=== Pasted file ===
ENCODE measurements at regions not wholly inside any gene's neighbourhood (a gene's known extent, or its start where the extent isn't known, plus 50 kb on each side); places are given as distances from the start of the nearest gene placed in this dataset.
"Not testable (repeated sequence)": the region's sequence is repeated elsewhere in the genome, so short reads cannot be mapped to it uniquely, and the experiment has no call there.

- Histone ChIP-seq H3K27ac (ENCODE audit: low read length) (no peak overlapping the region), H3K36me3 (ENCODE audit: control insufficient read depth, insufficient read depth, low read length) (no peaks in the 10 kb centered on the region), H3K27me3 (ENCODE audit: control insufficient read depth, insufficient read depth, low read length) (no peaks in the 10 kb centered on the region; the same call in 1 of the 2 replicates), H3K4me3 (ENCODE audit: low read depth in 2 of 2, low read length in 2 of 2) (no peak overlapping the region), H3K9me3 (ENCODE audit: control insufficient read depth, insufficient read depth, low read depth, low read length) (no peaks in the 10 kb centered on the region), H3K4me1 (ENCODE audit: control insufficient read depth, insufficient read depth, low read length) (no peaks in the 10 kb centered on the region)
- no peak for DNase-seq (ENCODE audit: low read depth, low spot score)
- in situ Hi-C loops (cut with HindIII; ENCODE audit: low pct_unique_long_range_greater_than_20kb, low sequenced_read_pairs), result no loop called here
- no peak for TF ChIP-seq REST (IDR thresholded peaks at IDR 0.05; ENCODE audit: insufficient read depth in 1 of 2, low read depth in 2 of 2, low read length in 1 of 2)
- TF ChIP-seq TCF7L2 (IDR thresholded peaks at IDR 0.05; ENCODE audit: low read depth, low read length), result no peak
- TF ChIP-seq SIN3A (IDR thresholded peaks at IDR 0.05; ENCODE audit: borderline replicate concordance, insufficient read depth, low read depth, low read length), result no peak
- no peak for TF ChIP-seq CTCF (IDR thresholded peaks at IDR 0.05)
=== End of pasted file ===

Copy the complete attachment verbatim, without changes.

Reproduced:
ENCODE measurements at regions not wholly inside any gene's neighbourhood (a gene's known extent, or its start where the extent isn't known, plus 50 kb on each side); places are given as distances from the start of the nearest gene placed in this dataset.
"Not testable (repeated sequence)": the region's sequence is repeated elsewhere in the genome, so short reads cannot be mapped to it uniquely, and the experiment has no call there.

- Histone ChIP-seq H3K27ac (ENCODE audit: low read length) (no peak overlapping the region), H3K36me3 (ENCODE audit: control insufficient read depth, insufficient read depth, low read length) (no peaks in the 10 kb centered on the region), H3K27me3 (ENCODE audit: control insufficient read depth, insufficient read depth, low read length) (no peaks in the 10 kb centered on the region; the same call in 1 of the 2 replicates), H3K4me3 (ENCODE audit: low read depth in 2 of 2, low read length in 2 of 2) (no peak overlapping the region), H3K9me3 (ENCODE audit: control insufficient read depth, insufficient read depth, low read depth, low read length) (no peaks in the 10 kb centered on the region), H3K4me1 (ENCODE audit: control insufficient read depth, insufficient read depth, low read length) (no peaks in the 10 kb centered on the region)
- no peak for DNase-seq (ENCODE audit: low read depth, low spot score)
- in situ Hi-C loops (cut with HindIII; ENCODE audit: low pct_unique_long_range_greater_than_20kb, low sequenced_read_pairs), result no loop called here
- no peak for TF ChIP-seq REST (IDR thresholded peaks at IDR 0.05; ENCODE audit: insufficient read depth in 1 of 2, low read depth in 2 of 2, low read length in 1 of 2)
- TF ChIP-seq TCF7L2 (IDR thresholded peaks at IDR 0.05; ENCODE audit: low read depth, low read length), result no peak
- TF ChIP-seq SIN3A (IDR thresholded peaks at IDR 0.05; ENCODE audit: borderline replicate concordance, insufficient read depth, low read depth, low read length), result no peak
- no peak for TF ChIP-seq CTCF (IDR thresholded peaks at IDR 0.05)